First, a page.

A smartwatch has been leveraged in this field. In [108], the authors utilized a smartwatch to recognize six different activities utilizing five different MLAs. An accuracy of over 90% has been recorded for detecting drunk people. In [109], six different activities with three different algorithms using time-domain features have been proposed. A 90% accuracy has been reported for the J48 algorithm. An interesting physical action detection is the step count application. In this application, the classifier first detects the footsteps; subsequently, it attempts to count these steps [110]. This application can be used as a first step in an indoor localization process.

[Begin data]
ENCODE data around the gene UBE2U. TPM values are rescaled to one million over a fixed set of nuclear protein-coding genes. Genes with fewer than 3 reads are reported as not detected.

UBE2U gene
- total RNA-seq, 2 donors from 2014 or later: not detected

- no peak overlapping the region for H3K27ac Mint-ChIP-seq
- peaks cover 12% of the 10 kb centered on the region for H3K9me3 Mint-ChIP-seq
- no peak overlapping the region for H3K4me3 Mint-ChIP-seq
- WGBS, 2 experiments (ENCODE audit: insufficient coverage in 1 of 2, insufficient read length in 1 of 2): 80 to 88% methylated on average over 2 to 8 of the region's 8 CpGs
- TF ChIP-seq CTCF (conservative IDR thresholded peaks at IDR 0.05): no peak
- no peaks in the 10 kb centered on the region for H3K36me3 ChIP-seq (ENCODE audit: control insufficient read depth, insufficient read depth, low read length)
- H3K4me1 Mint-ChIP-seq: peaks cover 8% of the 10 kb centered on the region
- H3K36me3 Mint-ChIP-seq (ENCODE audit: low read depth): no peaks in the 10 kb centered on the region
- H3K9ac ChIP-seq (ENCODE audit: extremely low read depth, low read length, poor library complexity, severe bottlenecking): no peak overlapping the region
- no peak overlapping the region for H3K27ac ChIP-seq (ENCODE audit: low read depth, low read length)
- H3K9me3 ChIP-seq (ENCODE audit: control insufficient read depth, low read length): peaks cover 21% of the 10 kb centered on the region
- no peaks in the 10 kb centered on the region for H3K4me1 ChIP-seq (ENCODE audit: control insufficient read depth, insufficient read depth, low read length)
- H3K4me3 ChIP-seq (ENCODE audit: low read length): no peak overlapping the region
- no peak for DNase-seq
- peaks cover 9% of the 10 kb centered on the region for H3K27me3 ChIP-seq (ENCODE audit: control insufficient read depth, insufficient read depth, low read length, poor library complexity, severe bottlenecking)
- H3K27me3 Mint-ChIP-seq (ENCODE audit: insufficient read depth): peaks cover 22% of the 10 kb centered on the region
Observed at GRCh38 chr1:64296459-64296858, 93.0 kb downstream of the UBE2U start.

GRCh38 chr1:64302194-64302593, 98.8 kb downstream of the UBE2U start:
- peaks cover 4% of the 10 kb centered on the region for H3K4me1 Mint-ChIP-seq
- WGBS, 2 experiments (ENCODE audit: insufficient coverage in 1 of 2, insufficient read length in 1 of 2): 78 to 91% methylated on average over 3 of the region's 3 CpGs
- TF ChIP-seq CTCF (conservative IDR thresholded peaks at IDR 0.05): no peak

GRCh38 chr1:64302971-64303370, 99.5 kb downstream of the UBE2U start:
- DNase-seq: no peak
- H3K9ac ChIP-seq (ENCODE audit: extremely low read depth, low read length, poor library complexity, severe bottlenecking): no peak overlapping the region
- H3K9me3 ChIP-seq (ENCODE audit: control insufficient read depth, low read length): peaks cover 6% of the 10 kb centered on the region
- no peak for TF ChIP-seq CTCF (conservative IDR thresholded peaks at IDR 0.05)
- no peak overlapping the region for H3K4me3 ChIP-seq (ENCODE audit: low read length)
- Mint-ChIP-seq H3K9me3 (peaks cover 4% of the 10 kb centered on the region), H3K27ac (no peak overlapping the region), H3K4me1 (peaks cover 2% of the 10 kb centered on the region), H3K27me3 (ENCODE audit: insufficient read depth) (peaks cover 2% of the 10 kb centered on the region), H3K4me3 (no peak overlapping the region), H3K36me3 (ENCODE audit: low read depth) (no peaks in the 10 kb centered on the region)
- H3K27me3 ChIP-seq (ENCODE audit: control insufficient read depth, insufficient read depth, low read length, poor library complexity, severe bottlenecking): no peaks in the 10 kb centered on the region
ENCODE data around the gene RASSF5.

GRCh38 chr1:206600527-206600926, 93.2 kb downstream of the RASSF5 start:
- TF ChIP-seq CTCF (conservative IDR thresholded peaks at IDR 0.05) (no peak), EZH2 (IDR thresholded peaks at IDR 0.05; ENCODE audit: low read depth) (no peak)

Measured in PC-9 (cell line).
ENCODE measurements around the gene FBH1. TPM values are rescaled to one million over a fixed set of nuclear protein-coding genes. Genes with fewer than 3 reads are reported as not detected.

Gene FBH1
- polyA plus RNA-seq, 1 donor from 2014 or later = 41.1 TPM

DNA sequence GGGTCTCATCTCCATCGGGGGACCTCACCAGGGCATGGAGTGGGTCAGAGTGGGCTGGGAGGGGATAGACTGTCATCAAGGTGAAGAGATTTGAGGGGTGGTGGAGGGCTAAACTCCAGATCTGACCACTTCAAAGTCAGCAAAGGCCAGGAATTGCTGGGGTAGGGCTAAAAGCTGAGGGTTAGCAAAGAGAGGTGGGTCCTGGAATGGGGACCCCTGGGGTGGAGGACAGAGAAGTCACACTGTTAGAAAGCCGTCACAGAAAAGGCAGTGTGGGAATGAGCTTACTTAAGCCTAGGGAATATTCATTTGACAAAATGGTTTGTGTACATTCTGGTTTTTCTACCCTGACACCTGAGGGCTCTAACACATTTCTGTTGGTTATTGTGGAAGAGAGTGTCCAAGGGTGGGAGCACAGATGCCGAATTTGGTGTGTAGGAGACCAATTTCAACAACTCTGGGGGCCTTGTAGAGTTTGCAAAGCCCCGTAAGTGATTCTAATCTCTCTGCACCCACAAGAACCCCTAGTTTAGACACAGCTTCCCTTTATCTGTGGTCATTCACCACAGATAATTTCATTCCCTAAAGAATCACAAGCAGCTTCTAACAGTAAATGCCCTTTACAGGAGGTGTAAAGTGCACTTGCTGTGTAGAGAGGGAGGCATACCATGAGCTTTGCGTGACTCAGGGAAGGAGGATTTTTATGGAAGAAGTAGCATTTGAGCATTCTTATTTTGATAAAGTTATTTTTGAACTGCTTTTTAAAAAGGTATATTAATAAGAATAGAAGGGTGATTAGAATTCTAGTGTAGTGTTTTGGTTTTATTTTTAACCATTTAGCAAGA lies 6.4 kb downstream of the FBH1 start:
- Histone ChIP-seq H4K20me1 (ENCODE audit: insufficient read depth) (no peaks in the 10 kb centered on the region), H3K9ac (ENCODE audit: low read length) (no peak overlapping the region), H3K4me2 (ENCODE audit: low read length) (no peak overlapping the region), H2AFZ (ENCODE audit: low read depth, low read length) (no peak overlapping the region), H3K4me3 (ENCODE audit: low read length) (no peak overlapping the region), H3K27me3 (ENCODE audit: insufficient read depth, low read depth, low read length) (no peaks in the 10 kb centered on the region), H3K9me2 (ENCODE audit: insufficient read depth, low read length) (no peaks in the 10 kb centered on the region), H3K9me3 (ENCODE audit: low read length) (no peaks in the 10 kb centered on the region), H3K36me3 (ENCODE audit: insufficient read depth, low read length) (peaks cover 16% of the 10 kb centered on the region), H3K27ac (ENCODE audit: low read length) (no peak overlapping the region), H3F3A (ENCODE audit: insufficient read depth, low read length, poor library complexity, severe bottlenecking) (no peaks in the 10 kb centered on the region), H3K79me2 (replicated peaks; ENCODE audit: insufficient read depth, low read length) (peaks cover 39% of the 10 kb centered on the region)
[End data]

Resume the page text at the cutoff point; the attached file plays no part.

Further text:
(2) Indoor Localization. GPS has dominated in the outdoor localization system. A GPS receiver is embedded in all new smart devices. However, an indoor environment is a GPS-free domain. This made it a hot research topic in the last few years especially in the localization process in subways, skyscrapers, and malls. Indoor localization is divided mainly into two classes, Wi-Fi localization and pedestrian dead reckoning (PDR). The first class has a high accuracy. However, it requires installation of network infrastructure and access points. In [111], smartphone sensors and Wi-Fi signal have been utilized to construct an accurate indoor localization system with an error rate of approximately 1.1 m. The KNN algorithm has been adopted for its simplicity. To eliminate access point installation and the infrastructure, PDR is proposed. In [112], gyroscope and accelerometer data have been recorded for indoor localization. In [113], authors proposed an accurate indoor localization and tracking app based on a magnetometer and camera. A neural network model has been written for image comparison. Three different facts have been claimed in this study. First, the magnetic reading of the sensors differs according to its location in the building. Second, the reading does not depend on time. Finally, the magnetic reading is semi-immune to background noise. Other studies have shown that magnetometers, along with accelerometers, can be used to build tracking systems with very high accuracies that can work indoors effectively and have low power consumption unlike GPS [114] in PDR apps. Other researchers have shown a method to create indoor maps for buildings using magnetometers and accelerometers [115]. Another type of indoor localization is altitude localization. In this field, a barometer sensor dominated. A barometer can build models of detecting the location of the phone, and hence the phone user, inside buildings with 100% accuracy [116]. Phone barometers were also utilized to detect the floor level of the user with high accuracy [40]. Other studies have shown that a user’s location can be estimated and tracked with decent accuracy by only using the phone barometer [117]. Although accelerometers can also be used in indoor localization techniques, barometers were proven to be more accurate especially when the phone is distracted with other activities like gaming or a phone call [116]. Another study demonstrated accurate readings of the phone altitude primarily by using the phone gyroscope along with the accelerometer [118].